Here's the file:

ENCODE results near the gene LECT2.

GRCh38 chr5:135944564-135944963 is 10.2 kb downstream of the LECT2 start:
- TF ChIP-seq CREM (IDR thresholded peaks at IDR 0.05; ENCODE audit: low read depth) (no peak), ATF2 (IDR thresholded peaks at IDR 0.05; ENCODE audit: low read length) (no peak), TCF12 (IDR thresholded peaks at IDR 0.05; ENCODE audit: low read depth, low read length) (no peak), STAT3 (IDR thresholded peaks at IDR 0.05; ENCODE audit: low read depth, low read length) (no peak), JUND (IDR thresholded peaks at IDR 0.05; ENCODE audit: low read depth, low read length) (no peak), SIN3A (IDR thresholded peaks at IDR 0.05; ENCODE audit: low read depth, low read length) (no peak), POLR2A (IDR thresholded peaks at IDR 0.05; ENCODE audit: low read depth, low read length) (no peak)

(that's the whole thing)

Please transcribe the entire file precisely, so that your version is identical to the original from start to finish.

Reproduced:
ENCODE results near the gene LECT2.

GRCh38 chr5:135944564-135944963 is 10.2 kb downstream of the LECT2 start:
- TF ChIP-seq CREM (IDR thresholded peaks at IDR 0.05; ENCODE audit: low read depth) (no peak), ATF2 (IDR thresholded peaks at IDR 0.05; ENCODE audit: low read length) (no peak), TCF12 (IDR thresholded peaks at IDR 0.05; ENCODE audit: low read depth, low read length) (no peak), STAT3 (IDR thresholded peaks at IDR 0.05; ENCODE audit: low read depth, low read length) (no peak), JUND (IDR thresholded peaks at IDR 0.05; ENCODE audit: low read depth, low read length) (no peak), SIN3A (IDR thresholded peaks at IDR 0.05; ENCODE audit: low read depth, low read length) (no peak), POLR2A (IDR thresholded peaks at IDR 0.05; ENCODE audit: low read depth, low read length) (no peak)